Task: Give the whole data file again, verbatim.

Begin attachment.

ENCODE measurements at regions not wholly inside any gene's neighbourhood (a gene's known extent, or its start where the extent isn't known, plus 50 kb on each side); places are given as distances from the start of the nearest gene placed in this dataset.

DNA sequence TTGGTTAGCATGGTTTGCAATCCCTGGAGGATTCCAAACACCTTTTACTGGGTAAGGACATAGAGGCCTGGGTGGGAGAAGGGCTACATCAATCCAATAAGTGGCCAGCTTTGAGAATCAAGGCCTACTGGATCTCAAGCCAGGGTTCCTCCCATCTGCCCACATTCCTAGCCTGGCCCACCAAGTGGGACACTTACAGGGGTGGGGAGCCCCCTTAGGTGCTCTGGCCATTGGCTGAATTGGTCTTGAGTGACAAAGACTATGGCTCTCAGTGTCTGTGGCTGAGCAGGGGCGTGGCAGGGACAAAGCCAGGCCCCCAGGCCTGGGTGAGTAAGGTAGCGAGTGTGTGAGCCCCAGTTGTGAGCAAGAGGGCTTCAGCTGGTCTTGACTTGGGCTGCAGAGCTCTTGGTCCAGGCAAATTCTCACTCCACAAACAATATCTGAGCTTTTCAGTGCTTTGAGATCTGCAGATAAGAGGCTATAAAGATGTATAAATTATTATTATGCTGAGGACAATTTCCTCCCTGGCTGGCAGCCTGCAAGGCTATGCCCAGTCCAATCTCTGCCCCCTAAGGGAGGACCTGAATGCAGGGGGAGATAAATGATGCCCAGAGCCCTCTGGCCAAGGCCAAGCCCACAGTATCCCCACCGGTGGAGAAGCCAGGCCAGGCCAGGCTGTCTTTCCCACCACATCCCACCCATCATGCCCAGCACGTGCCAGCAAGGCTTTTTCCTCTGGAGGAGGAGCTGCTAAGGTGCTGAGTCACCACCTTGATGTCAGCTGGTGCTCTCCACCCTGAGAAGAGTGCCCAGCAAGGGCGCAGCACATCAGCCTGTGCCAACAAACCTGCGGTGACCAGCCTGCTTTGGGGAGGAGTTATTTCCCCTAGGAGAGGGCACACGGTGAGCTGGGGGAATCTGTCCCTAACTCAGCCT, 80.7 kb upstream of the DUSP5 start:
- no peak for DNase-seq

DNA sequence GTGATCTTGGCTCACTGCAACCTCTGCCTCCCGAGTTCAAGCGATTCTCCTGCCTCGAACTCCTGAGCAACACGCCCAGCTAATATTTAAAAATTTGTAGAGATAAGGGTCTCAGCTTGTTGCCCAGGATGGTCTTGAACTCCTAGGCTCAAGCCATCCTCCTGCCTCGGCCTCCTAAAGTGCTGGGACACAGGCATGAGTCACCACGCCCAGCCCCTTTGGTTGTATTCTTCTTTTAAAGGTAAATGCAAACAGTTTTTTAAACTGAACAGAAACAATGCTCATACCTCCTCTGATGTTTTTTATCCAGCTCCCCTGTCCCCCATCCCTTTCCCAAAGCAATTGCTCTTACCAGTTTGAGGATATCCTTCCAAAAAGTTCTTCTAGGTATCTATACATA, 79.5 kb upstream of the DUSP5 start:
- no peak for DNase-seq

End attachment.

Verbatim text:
ENCODE measurements at regions not wholly inside any gene's neighbourhood (a gene's known extent, or its start where the extent isn't known, plus 50 kb on each side); places are given as distances from the start of the nearest gene placed in this dataset.

DNA sequence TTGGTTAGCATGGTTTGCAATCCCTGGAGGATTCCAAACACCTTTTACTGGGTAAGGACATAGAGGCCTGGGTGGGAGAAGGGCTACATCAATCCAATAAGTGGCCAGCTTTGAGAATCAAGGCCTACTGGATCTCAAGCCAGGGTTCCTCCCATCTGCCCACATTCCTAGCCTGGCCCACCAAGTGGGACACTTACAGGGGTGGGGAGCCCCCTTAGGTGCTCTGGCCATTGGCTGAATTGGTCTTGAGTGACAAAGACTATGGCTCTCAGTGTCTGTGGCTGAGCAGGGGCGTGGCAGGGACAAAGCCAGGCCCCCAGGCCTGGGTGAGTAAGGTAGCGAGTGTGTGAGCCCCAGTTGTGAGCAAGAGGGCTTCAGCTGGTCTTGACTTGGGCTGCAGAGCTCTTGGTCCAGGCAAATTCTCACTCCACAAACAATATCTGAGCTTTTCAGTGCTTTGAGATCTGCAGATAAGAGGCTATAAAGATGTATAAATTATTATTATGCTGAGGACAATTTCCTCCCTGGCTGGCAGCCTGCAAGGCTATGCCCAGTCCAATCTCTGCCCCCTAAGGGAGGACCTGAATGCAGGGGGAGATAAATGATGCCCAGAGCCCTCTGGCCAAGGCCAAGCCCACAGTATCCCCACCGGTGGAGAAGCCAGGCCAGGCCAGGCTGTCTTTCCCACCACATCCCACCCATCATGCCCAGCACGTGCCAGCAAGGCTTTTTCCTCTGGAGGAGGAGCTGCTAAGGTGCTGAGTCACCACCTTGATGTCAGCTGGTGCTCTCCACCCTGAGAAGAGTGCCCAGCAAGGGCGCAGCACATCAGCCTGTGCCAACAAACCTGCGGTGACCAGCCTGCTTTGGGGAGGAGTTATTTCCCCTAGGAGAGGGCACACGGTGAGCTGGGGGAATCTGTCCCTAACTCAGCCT, 80.7 kb upstream of the DUSP5 start:
- no peak for DNase-seq

DNA sequence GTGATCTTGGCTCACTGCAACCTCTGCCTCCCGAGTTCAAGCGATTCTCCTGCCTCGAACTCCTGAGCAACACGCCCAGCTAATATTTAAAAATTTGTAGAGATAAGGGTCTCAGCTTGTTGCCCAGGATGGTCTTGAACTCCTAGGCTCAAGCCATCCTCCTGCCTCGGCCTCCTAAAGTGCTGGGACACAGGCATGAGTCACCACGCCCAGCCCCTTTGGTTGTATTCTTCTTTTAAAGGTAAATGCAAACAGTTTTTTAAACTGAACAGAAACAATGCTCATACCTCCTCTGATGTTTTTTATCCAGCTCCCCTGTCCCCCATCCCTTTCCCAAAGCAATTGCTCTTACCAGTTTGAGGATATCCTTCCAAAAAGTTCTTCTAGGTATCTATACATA, 79.5 kb upstream of the DUSP5 start:
- no peak for DNase-seq